Family: Returning to the hard, cold reality of winter

January has hit us with a vengeance.

It is, suddenly, and without warning, winter.

I am finding myself a little slow at coming to grips with this chilly weather when I am still feeling all warm and fuzzy from Christmas.

But, I guess I’d better get over it and return to the business of reality; harsh and cold.

At our house, well, actually at my daughter’s house we did this Chinese Christmas exchange thing.

The exchange resulted in gift giving like no other.

My husband ended up with the gift of a several packets containing ingredients to make delicious soup. The present included a soup ladle.

I never thought much about it at the time, but at the moment, I’m thinking I sure would love to have some of that soup to warm my cold self up as I sit in a chilly office trying to will my thoughts to writing.

Warming oneself up in a less than toasty warm car or anywhere else for that matter seems important today with the temperatures dipping low, so ridiculously low.

Even warm thoughts help.

Thinking warm thoughts bring me to yesterday when my sister and her husband came to visit.

Thinking of their visit conjures up nice warm thoughts about a post Christmas day when it was cold outside, but, luckily, toasty warm inside. I felt like the talk and the laughter was kind of like being wrapped up in a warm, fuzzy blanket. The fireplace flames obligingly flickered to life and the flame of the coal oil lamp on my dining room table was a gentle reminder of long ago Christmases and those dearly beloved souls who have gone on before us.

To me, the visit was the last piece of a Christmas puzzle that needed to fit together to make the holiday complete.

During their visit we watched a movie called Joyoux Noel.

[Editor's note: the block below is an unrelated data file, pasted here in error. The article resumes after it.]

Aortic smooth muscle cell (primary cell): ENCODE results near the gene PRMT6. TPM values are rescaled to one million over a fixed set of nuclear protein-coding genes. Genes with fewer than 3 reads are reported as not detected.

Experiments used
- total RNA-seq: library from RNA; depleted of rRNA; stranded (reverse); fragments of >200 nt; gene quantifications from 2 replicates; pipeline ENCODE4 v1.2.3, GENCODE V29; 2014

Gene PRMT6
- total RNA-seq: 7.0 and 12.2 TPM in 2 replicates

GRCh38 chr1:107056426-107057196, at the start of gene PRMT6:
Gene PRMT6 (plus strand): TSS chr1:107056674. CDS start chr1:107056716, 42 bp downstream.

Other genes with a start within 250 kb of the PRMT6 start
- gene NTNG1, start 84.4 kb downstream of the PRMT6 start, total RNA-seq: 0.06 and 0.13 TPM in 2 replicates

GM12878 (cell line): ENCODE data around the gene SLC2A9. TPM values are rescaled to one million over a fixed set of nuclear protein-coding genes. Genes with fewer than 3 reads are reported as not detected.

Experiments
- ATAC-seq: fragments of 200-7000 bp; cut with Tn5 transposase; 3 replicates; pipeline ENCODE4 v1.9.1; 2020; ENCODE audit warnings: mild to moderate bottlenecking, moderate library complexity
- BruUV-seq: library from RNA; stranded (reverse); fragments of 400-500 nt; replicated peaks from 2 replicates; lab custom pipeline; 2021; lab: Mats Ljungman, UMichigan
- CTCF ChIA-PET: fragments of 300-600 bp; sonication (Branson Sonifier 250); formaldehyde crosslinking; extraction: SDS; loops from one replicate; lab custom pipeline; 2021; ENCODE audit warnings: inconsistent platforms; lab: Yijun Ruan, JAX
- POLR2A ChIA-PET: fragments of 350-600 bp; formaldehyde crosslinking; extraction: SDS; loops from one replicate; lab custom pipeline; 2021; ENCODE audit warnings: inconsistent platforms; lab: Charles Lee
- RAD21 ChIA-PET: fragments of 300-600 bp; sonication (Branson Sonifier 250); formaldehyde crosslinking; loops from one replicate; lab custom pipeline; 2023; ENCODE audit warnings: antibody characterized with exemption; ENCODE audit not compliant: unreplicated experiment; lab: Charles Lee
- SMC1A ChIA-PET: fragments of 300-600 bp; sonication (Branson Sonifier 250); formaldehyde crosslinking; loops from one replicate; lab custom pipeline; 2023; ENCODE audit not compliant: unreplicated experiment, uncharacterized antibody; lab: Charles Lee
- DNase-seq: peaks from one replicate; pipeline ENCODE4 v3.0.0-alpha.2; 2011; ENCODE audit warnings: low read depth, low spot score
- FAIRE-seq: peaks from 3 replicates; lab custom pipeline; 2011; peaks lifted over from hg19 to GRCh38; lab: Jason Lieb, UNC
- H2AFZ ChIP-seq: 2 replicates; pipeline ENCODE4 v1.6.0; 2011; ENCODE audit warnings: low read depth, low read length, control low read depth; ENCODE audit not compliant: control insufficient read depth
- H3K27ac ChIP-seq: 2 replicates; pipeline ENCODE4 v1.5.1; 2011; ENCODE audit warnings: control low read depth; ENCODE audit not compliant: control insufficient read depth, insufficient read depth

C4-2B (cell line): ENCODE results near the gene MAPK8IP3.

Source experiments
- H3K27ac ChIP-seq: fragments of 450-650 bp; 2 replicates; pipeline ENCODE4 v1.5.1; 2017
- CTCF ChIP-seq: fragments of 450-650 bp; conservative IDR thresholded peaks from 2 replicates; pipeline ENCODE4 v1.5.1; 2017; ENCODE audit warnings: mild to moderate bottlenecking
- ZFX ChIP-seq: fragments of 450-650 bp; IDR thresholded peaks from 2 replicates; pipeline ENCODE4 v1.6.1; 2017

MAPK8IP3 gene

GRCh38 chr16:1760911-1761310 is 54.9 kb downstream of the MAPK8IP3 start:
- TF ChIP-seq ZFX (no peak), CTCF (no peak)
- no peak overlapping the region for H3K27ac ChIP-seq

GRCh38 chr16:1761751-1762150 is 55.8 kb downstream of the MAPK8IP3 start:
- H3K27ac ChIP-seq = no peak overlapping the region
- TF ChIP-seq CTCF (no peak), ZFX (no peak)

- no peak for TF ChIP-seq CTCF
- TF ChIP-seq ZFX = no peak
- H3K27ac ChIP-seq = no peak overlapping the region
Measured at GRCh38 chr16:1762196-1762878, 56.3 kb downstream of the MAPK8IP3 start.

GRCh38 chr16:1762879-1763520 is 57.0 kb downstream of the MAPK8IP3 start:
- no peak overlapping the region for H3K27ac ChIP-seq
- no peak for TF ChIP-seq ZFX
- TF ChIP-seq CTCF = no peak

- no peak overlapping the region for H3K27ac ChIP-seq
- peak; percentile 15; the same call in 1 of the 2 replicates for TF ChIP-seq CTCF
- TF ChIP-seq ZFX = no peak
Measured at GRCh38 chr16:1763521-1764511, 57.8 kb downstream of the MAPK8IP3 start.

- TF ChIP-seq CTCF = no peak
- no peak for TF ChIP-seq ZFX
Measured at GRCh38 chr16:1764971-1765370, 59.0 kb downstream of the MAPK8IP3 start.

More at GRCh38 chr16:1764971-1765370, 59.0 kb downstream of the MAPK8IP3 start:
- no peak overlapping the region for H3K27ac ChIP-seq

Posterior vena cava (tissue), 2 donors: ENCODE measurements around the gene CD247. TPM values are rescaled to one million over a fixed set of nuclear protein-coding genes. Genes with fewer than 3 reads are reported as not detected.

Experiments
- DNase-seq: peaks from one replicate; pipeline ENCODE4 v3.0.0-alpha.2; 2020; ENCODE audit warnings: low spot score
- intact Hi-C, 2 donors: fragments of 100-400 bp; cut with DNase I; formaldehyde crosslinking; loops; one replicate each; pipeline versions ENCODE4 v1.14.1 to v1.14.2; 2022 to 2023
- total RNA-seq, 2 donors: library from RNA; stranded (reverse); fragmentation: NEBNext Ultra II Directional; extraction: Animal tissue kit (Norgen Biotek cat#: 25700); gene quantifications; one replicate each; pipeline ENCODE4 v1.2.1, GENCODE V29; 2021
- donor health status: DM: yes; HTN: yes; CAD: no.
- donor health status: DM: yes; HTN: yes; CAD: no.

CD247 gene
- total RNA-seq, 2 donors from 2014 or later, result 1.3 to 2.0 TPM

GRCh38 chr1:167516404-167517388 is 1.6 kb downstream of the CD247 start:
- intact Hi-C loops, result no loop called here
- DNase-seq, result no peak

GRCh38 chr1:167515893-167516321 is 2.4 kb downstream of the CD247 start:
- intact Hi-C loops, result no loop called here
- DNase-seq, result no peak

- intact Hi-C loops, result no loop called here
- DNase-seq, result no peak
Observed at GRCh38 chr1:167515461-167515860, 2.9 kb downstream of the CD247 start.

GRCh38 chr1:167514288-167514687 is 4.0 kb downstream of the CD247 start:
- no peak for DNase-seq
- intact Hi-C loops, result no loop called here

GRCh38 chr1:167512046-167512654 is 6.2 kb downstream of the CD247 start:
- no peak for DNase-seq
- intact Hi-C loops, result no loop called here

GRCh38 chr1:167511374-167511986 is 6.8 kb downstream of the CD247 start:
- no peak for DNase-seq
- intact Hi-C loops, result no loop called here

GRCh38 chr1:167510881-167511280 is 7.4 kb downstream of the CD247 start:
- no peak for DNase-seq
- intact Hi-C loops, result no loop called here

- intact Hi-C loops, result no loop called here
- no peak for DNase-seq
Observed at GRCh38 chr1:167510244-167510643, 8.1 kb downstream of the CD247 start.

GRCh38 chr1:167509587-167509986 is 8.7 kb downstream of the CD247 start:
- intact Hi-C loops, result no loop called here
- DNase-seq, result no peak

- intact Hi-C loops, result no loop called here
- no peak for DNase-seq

We also watched the movie last year, but no one remembered that until someone said, “didn’t we watch that movie last year?”

For me the movie, Joyoux Noel, does everything a really good Christmas movie is supposed to do. My kids tease me because I like sappy Christmas movies, but I think, that, sometimes, I need to be reminded that miracles really do happen.

The story, Joyoux Noel, is based on true facts about soldiers during the First World War who actually called a true on Dec. 24, 1914.

Of course the story is embellished because, it’s a movie, for crying out loud. There is, however, enough truth in it that you get the idea that one Christmas Eve a long time ago the barriers to no man’s land crumbled and enemies, for a brief moment in time, became friends.

These soldiers were more than Germans and British and French. They were husbands and fathers and sons. Mostly, they were simply people.

People caught in a war they didn’t want to be in.

And on Christmas Eve they laid down their weapons and declared a truce. They visited, laughed, exchanged cigarettes and stories and shared a Christmas drink together.

That was the miracle.

But the reality was when word got out about their truce, their superiors were angry and demanded they get right back to the business of war and killing people. This killing mission called war had been interrupted because of Christmas, of all things.

After the movie, my company leaves and I quietly straighten up my kitchen, turn out the lights and think sobering thoughts about history which has forever been marked by wars and rumours of wars.

And I think about the year ahead.

2018! What does it hold for all of us? Who knows?

It is frightening and unsettling to think that history does not really ever end, but only repeats itself over and over again.

But, still, there are those moments when the barriers to no man’s land crumble and all that is good and right and just becomes the world’s reality.

One can only hope that there are many such moments in 2018 for each and every one of us.

May the year ahead bring you all your very own moments of joy, prosperity and good will towards all.

Happy New Year!

Treena Mielke is the editor of the Rimbey Review. She lives in Sylvan Lake.

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